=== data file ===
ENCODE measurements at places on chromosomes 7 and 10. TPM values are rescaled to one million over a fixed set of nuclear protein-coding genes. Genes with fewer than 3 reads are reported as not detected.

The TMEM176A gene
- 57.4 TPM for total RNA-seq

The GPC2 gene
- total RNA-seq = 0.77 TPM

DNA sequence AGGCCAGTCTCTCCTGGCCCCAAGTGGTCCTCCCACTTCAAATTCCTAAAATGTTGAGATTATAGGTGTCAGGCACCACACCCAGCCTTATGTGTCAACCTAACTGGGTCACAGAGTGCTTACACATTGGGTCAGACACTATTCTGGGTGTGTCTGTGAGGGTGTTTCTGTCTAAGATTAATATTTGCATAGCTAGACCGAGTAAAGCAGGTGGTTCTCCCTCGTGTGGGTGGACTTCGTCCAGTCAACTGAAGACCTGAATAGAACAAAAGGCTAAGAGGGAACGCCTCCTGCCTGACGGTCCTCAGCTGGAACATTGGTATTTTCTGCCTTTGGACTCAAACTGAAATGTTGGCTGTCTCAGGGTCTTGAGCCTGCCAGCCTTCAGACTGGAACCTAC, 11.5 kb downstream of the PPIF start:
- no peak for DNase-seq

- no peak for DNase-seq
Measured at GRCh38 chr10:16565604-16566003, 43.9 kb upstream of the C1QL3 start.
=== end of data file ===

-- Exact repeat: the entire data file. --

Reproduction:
ENCODE measurements at places on chromosomes 7 and 10. TPM values are rescaled to one million over a fixed set of nuclear protein-coding genes. Genes with fewer than 3 reads are reported as not detected.

The TMEM176A gene
- 57.4 TPM for total RNA-seq

The GPC2 gene
- total RNA-seq = 0.77 TPM

DNA sequence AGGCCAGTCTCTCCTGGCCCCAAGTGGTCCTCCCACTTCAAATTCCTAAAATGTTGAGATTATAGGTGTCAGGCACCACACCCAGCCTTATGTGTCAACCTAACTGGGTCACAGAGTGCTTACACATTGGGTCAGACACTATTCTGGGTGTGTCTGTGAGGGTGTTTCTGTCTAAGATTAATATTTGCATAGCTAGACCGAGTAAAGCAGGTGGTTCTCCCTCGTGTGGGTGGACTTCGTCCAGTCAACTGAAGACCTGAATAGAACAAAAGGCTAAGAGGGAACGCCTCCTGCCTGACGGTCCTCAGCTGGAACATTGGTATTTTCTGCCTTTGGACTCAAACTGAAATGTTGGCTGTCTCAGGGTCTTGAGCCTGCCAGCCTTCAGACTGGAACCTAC, 11.5 kb downstream of the PPIF start:
- no peak for DNase-seq

- no peak for DNase-seq
Measured at GRCh38 chr10:16565604-16566003, 43.9 kb upstream of the C1QL3 start.